Catch up TV review: Gone to Pot, British Workers Wanted, Lifers Behind Bars
Ivan Radford | On 19, Nov 2017Reading time: 3 mins
Gone to Pot: American Road Trip (ITV Hub)
In May 2017, the TV gods smiled upon us and gave us possibly the TV moment of the year, when Danny Dyer discovered that he’s descended from King Edward III. In November 2017, though, an unexpected contender arrived in the shape of Pat Butcher lighting up a bong. It’s perhaps the inevitable peak of the celebrity reality TV genre, escalating from family history and trips abroad to just grabbing five random famous people and getting them as high as possible. The excuse that ITV has for their excursion is that all of them need marijuana for medical conditions – all of them being Linda Robson, Pam St Clement, Bobby George, John Fashanu and Christopher Biggins. The latter name is a hint of the joys that await, as our gang ride a bus around to different states where weed is legal, puffing on spliffs, getting high while watching TV and occasionally throwing up in buckets. It the middle of it all, former Gladiators presenter John Fashanu watches, stone cold sober, and refuses to take part. “If I take it,” he ponders. “I might become extremely aggressive and start using martial arts.” Watch and marvel at this programme’s very existence.
British Workers Wanted (All 4)
Talk of big companies fleeing the UK in preparation for Brexit is often dismissed as fear-mongering by those who voted Leave. This Channel 4 documentary is a much-needed reminder, then, that the impact on the economy will be felt all the way down the financial and corporate ladder, with local business struggling in the wake of staff shortages. We follow two hard-working women (who voted Leave) trying to find British people to take the roles offered by their recruitment agency normally filled by Eastern Europeans, and witness first-hand just how unwilling many Brits are to lift a finger for a wage they deem beneath them. “Young people might,” says one middle-aged man, apathetically. They barely even deign the interviewers with a response. Unsurprising viewing? Perhaps, but important viewing nonetheless.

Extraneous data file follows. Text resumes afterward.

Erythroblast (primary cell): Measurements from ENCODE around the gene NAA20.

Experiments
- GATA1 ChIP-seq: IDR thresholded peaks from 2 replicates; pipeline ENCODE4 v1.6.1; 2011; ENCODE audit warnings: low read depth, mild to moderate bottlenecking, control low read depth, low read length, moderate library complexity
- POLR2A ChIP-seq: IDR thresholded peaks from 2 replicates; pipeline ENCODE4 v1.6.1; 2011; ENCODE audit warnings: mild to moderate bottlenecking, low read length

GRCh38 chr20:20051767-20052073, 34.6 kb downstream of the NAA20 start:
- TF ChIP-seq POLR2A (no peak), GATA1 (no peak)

Lifers Behind Bars (All 4)
Prison is normally portrayed on our screens as a violent, harsh, brutal place, and while it is no doubt true that there are violent aspects to life behind bars, documentaries often serve a gentler counterpart to fictional depictions – and this latest two-part series from Channel 4 is no exception. Given extraordinary access to HMP Shotts, Scotland’s only maximum security jail, the programme delves into the realities of what it’s like for prisoners sentenced to life in jail, who have to come to terms with the fact that they are incarcerated for the long haul. The result is an eye-openingly candid string of interviews and perspectives, as some turn to religion and others confess to a homicide they cannot remember just because they think they might plausibly have done it. One man is so certain of his innocence that he refuses to agree to a guilty plea, even though that’s the only way that he might ever be released. From regret and retribution to rehabilitation, this is a sensitive exploration of issues that are far more complex than one might presume.